Dr. Ahlberg opined that, based upon the application of various Linehan factors, appellant is "highly likely" to engage in harmful sexual conduct in the future. Dr. Ahlberg observed that appellant's demographic factors were essentially unchanged since the time of his offenses: he is a physically handicapped male with a history of poor relationships, employment difficulties, and violence. Dr. Ahlberg stated that appellant's base-rate statistics, including his 33 on the HARE psychopathy checklist (on which a score of 30 indicates categorical psychopathy), his SORAG score placing him in the high-risk category for violent reoffense, his HCR-20 score anticipating a high likelihood of another offense, and his SVR-20 score placing him at a very high likelihood of sexual recidivism, establish that appellant is highly likely to engage in acts of harmful sexual conduct in the future. Dr. Ahlberg noted that, if released, appellant's living environment would more than likely be very similar to the one in which his prior offenses took place and that appellant has not participated in any sex-offender therapy since his offenses. Dr. Ahlberg testified that, during the interview process, appellant denied detaining H.C. against her will and refused to discuss the possibility of reoffending because he did not acknowledge having offended in the first place. Dr. Ahlberg testified that appellant meets the criteria for an SDP and cannot be safely released to the community.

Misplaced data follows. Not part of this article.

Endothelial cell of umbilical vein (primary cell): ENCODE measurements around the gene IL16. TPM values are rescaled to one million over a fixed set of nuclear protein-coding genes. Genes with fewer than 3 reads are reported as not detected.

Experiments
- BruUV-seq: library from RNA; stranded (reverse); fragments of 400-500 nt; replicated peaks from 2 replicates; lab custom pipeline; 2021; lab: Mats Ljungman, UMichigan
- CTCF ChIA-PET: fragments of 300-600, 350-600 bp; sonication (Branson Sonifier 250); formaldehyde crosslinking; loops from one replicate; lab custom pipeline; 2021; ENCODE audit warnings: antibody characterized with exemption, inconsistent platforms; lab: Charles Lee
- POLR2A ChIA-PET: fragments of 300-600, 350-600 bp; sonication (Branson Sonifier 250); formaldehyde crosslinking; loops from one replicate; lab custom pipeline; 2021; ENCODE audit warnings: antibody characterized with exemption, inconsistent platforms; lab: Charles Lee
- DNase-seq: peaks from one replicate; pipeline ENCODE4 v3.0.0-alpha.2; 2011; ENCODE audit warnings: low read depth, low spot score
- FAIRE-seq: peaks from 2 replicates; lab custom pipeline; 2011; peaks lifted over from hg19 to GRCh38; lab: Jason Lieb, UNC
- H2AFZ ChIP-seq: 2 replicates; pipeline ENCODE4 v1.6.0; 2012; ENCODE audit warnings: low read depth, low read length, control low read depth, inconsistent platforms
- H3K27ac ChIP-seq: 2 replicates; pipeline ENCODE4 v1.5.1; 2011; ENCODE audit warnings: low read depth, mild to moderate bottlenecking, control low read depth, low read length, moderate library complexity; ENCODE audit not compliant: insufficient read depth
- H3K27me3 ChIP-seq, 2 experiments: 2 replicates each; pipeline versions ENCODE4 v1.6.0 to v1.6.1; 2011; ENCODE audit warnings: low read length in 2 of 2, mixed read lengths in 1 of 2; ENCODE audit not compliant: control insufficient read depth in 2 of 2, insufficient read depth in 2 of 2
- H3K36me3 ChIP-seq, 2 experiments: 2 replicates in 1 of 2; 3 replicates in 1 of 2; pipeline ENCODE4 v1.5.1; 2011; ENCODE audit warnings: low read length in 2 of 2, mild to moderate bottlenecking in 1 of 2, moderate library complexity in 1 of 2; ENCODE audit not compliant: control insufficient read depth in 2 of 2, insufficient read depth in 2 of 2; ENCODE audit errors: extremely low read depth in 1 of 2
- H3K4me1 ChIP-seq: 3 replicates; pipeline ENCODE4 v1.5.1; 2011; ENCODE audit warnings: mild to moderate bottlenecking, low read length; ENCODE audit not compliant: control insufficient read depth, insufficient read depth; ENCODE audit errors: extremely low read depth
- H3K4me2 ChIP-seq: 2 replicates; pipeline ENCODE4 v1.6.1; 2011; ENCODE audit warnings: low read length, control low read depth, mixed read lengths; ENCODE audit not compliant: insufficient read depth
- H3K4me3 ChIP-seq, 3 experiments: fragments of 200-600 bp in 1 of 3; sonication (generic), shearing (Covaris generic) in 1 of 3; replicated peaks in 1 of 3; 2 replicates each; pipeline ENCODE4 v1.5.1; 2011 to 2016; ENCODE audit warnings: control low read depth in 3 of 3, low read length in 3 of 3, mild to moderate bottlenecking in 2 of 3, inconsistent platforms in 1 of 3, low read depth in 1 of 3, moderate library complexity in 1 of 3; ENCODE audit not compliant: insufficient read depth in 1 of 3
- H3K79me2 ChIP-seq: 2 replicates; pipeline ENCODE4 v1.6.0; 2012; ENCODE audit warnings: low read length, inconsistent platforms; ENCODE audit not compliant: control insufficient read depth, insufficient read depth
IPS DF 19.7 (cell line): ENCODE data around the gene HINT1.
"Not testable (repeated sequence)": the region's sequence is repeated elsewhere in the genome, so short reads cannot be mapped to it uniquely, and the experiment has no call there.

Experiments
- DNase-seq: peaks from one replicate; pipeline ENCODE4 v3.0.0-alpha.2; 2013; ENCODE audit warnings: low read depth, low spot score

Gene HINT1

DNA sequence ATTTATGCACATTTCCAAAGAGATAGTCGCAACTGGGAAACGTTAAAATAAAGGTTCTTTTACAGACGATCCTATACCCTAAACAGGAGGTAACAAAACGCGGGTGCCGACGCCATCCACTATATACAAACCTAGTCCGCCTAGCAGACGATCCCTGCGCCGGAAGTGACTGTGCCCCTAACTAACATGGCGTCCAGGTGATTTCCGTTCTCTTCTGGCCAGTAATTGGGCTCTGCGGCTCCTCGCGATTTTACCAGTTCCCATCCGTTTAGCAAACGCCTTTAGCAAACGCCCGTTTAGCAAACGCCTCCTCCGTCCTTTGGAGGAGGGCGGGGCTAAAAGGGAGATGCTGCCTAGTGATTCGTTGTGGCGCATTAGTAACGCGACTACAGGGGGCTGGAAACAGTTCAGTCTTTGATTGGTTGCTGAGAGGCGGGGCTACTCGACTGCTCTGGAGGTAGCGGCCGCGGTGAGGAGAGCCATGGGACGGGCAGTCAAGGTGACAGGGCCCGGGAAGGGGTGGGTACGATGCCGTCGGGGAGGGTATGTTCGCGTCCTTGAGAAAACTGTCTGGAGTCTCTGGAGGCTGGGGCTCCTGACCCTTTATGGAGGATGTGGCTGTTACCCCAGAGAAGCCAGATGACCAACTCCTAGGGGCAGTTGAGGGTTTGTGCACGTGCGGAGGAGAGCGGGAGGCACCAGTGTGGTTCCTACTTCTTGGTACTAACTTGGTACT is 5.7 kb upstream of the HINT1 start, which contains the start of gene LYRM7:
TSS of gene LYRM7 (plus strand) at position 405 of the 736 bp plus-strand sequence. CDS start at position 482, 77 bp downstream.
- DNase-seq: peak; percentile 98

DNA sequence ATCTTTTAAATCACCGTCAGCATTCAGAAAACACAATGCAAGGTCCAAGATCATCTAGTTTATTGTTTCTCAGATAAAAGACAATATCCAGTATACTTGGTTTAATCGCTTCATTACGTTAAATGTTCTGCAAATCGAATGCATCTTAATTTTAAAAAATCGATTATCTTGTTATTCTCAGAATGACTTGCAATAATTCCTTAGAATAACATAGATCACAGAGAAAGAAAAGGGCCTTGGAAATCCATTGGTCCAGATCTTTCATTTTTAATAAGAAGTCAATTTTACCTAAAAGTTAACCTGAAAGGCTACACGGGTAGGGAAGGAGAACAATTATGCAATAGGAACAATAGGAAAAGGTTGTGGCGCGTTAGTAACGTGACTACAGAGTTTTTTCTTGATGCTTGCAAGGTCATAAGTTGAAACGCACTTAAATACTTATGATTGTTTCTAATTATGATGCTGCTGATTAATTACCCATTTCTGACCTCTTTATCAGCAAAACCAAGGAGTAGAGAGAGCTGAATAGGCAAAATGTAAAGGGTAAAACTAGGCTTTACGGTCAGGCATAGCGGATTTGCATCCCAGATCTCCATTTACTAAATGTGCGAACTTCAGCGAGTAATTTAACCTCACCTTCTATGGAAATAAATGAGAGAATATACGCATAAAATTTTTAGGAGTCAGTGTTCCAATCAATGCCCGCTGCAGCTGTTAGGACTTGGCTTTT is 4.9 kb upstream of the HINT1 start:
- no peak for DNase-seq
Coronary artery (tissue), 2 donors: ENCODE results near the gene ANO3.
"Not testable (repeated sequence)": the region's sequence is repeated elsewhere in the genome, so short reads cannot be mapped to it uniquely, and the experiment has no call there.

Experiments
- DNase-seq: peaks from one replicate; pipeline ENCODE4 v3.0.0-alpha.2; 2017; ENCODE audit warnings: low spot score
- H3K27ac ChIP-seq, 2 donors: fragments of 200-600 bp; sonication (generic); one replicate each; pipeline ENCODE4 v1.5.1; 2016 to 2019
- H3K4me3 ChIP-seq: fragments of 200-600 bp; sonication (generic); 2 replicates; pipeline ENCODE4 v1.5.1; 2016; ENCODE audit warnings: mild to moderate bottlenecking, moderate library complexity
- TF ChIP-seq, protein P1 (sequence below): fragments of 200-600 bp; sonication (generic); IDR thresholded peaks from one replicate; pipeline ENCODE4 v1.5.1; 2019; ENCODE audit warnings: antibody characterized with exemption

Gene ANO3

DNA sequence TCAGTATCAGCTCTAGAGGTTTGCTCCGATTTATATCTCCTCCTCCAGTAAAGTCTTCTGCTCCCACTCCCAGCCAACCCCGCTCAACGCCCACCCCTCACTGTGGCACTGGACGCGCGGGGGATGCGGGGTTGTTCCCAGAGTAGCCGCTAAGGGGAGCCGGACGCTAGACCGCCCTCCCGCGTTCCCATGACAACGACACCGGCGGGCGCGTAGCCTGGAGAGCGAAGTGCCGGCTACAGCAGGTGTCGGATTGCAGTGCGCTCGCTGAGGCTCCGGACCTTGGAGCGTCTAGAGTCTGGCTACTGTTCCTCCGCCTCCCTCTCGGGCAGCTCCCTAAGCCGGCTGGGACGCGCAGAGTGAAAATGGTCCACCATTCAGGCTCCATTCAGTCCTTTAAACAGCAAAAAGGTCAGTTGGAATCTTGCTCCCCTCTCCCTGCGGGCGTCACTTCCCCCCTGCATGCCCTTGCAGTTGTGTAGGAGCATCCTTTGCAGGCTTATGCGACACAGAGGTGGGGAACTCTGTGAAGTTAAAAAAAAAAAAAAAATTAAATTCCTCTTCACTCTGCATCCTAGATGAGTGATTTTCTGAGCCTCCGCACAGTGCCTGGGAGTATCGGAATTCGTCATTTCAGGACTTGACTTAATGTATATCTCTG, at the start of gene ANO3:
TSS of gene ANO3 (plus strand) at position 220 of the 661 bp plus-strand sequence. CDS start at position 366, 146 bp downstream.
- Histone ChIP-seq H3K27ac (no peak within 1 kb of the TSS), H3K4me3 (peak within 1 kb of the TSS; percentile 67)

Like Dr. Gilbertson, Dr. Ahlberg testified that, given appellant's physical limitations, he does not pose the same escape risk as able-bodied MSOP patients and may not need the level of security provided at the MSOP; Dr. Ahlberg suggested that some less-restrictive program might therefore be appropriate, if such a program exists. But, like Dr. Gilbertson, he also stated that he is aware of no such program. Dr. Ahlberg stated that the critical concern was that appellant be prevented from recreating the prior environments that enabled him to sexually offend and that assuming no suitable less-restrictive alternative to the MSOP exists (and in light of appellant's failure to identify a suitable facility), the MSOP is the only viable option for appellant.
Dr. Kenning, who interviewed appellant, testified that appellant meets the criteria for civil commitment as an SDP. Dr. Kenning testified that appellant has engaged in a course of harmful sexual conduct, that his actions created a substantial likelihood of serious physical and emotional harm to his victims, that appellant has manifested a sexual, personality, or other mental disorder or dysfunction, and that appellant's disorder does not allow him to adequately control his sexual impulses.